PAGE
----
Carrillo-Santisteve and Lopalco [91] provide some insight regarding the difficulty in convincing patients about the importance of vaccination. They introduce the concept of vaccine paradox, in which vaccines are the victims of their own success. When vaccination coverage increases, a dramatic decrease in the incidence of disease follows, in turn, leading to a decrease in the perceived risk of the disease and its complications. As the disease (such as measles) is no longer remembered as dangerous, real or alleged vaccine adverse events become disproportionately highlighted. These vaccine risks are emphasized and propagated by a relatively few, yet very loud antivaccination proponents, who use several methods [92] to create fear and doubt about vaccine safety. In fact, the most frequent reason for nonvaccination, in a survey among parents of school-aged children, was concern that the vaccine might cause harm [93].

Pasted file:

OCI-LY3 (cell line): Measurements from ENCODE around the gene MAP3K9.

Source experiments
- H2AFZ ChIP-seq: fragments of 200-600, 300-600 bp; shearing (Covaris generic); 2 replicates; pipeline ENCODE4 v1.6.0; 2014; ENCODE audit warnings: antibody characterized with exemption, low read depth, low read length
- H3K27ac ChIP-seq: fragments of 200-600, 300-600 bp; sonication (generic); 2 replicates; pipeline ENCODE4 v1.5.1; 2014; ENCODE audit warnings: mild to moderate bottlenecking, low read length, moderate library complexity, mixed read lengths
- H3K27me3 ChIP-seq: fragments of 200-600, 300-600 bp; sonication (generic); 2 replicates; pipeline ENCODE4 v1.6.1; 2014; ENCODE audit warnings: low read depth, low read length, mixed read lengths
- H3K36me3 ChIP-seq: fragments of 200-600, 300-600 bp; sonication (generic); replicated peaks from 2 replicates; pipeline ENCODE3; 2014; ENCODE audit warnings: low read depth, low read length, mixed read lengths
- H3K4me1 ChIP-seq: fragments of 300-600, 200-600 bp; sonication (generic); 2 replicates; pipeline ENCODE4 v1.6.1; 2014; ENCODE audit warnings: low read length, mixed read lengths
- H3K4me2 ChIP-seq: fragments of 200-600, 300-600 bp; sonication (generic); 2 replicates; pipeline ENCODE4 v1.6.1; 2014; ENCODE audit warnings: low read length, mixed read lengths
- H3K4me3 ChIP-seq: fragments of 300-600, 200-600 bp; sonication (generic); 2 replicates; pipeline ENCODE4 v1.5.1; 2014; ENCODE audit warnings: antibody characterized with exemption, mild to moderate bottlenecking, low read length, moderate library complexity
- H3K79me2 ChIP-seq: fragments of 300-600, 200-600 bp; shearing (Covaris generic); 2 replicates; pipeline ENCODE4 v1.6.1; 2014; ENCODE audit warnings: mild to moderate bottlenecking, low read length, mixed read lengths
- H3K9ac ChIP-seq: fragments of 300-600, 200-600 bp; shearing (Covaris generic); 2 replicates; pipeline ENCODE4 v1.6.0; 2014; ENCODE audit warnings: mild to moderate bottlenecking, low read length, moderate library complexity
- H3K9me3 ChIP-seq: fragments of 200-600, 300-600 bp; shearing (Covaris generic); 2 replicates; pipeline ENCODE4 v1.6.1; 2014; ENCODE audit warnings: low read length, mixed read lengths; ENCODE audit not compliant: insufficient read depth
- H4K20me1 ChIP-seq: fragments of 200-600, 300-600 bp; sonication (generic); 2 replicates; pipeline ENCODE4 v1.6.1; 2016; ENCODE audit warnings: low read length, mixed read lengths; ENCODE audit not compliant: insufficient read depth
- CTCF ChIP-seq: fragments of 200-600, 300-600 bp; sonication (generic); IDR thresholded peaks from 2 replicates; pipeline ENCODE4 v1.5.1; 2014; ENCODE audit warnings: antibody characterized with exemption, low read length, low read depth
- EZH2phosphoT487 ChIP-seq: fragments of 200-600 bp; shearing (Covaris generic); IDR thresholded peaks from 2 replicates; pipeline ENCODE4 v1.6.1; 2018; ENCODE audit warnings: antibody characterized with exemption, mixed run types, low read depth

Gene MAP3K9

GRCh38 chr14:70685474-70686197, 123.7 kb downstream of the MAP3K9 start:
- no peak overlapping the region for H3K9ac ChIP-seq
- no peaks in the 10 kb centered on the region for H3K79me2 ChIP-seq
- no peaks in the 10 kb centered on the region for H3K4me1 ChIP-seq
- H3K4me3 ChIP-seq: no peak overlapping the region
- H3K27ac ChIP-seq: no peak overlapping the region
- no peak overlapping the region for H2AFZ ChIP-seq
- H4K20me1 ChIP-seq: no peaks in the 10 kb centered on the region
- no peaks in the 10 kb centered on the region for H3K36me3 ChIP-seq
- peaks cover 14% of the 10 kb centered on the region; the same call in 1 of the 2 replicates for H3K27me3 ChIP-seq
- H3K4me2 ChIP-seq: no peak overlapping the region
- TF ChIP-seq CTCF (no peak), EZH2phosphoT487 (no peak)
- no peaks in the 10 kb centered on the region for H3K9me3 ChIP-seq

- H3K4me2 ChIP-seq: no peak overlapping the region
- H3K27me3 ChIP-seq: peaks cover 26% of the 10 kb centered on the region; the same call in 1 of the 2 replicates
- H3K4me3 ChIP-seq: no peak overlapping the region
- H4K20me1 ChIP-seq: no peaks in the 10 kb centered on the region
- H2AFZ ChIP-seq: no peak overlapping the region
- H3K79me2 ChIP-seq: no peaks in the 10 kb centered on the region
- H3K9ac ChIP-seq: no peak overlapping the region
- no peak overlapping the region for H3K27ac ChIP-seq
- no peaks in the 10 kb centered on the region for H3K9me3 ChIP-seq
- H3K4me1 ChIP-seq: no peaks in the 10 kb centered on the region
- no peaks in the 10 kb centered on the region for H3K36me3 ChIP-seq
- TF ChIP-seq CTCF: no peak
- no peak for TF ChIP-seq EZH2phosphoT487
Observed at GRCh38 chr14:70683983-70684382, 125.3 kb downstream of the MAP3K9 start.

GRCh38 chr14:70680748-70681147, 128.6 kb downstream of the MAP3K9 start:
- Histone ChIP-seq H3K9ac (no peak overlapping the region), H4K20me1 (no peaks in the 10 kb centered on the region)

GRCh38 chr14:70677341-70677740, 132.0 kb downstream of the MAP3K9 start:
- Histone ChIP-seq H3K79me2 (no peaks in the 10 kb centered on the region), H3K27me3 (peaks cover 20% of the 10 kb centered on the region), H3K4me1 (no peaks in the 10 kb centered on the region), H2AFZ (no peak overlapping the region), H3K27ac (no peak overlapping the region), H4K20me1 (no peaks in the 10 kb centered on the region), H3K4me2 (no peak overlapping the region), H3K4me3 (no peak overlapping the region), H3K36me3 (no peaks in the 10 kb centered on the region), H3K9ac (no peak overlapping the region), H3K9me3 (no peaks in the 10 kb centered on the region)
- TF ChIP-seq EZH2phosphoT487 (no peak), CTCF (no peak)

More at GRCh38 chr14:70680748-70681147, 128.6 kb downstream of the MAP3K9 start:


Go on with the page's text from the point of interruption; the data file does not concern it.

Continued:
In order to curb the rise of measles and other vaccine-preventable diseases, some health care providers have considered terminating their provider relationship with families that refuse vaccines [94, 95]. In a national survey of members of the American Academy of Pediatrics (AAP), almost 40 % of respondents said that they would not provide care to a family that refused all vaccines, and 28 % said that they would not provide care to a family that refused some vaccines [94]. However, the academy’s Committee on Bioethics advises against discontinuing care for families that decline vaccines and has recommended that pediatricians “share honestly what is and is not known about the risks and benefits of the vaccine in question [96].”